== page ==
Budget / Energy & Environment / Labor

Commentary: California Remains on Course for Economic Disaster

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One of the more interesting developments from Tuesday’s election is that California appears to be continuing on its way to economic meltdown. In addition to electing Jerry Brown and reelecting Barbara Boxer, both of whom have participated in California’s steady descent into failed-state status, California voters rejected key proposals necessary for staving off a statewide default.

One of the key initiatives defeated on Tuesday was Proposition 23, which would have suspended the state’s Global Warming Act of 2006 (AB 32) until the unemployment rate dropped to below 5.5% for four consecutive quarters. California’s unemployment rate, currently 12%, is one of the nation’s highest, and yet its voters appear to see no correlation between policies which drive up energy prices for individuals and small businesses and the dizzying numbers of the unemployed.

California continually looks to green energy jobs as a panacea, but analysis demonstrates that for every “green” job gained, two blue collar jobs are lost. The Heritage Foundation dispels the myths associated with AB 32, and other putative climate-change legislation, explaining that while “green” industries benefit greatly, the rest of the state is suffering tremendously from high energy prices and the rapid shedding of jobs.

Aside from California’s obstinate adherence to green legislation, the other deal breaker for the state is, of course, the rampant proliferation of unions and bureaucracy. It does not take an economist to explain how union and bureaucrat-backed pension plans are killing California. While public sector unions have threatened economic progress across the country, only in California have they succeeded in transforming an American state into a defacto European economy. Of course, this hideous mutation would have been impossible without the support of California elected officials such as Jerry Brown and Barbara Boxer. Tuesday’s ballot initiatives, however, indicate that too many Californians are along for the ride.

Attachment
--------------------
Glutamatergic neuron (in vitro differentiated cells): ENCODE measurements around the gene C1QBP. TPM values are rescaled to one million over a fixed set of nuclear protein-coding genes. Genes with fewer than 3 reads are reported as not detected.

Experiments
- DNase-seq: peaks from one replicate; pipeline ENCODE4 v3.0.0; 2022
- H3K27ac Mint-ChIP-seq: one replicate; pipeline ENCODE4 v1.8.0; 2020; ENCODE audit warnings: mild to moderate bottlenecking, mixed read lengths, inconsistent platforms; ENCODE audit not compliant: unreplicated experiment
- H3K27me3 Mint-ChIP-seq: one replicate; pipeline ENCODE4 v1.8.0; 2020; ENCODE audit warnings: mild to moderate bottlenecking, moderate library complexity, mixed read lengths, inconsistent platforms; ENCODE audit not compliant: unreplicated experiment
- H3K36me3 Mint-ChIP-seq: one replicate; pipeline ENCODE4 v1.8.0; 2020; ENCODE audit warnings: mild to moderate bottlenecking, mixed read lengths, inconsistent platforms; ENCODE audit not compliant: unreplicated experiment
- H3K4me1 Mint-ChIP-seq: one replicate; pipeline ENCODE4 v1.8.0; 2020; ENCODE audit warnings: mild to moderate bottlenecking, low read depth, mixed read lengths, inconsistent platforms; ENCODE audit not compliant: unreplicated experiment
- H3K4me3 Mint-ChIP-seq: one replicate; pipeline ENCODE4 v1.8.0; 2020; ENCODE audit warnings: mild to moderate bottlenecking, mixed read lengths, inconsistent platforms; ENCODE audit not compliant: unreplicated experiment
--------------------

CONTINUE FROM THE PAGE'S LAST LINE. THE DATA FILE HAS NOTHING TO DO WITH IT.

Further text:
San Francisco provides a compelling example of these suicidal policies. Since 2000, the city has gone from paying $383 million for health insurance, pensions, and Social Security to shelling out $890 million this past year. By 2013, the total is expected to increase to a staggering $1.4 billion dollars. There is no conceivable way in which the city can maintain this rate, so Proposition B was introduced to require city employees to pay more for these benefits. Naturally, it was easily defeated by San Francisco’s notoriously liberal voters. The sponsor of the bill, Jeff Adachi, accurately summed up the dire situation. “My sense is that this is just the first chapter in a book that is going to end with bankruptcy unless we take the steps that were suggested in Proposition B.” In fact, Mr. Adachi is slightly off-target. California passed the first chapter long ago; what we are soon to witness is the denouement.

Another state-wide measure to prevent bankruptcy was eliminated as voters approved Proposition 25, which annulled the sensible requirement that two-thirds of the California State Legislature must vote in favor of the state’s budget in order to enact it. Now, the already venal state government can more easily produce haphazard spending to benefit its favored recipients. It comes as no surprise that, as seen on Ballotpedia, the main donors to Proposition 25 were unions- California Federation of Teachers, AFL-CIO, AFSCME, and the SEIU being the primary culprits. Likewise, Proposition 25 will enable Democratic legislators (as well as Republicans in this state) to indiscriminately raise taxes to fund the policies which are destroying a once great state.

Tuesday’s national election results highlighted the overwhelming discontent with the rate of government growth and spending- everywhere but in the Golden State. Despite the state’s well-documented and inevitable path towards bankruptcy, the voters once again favored the same politicians and the same policies which have steered them towards disaster. In many ways, California appears to be abandoning the American model for growth and prosperity and is succumbing to the failed French and Greek socioeconomic model, where special interests, bureaucracy, and unions have crippled free markets.

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